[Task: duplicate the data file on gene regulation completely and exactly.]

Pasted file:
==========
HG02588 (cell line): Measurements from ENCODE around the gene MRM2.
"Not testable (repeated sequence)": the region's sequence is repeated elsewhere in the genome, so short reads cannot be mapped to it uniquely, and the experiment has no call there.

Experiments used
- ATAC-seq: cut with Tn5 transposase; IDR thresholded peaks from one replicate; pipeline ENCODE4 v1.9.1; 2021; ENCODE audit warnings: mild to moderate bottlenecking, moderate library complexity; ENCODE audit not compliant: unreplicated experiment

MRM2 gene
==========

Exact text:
HG02588 (cell line): Measurements from ENCODE around the gene MRM2.
"Not testable (repeated sequence)": the region's sequence is repeated elsewhere in the genome, so short reads cannot be mapped to it uniquely, and the experiment has no call there.

Experiments used
- ATAC-seq: cut with Tn5 transposase; IDR thresholded peaks from one replicate; pipeline ENCODE4 v1.9.1; 2021; ENCODE audit warnings: mild to moderate bottlenecking, moderate library complexity; ENCODE audit not compliant: unreplicated experiment

MRM2 gene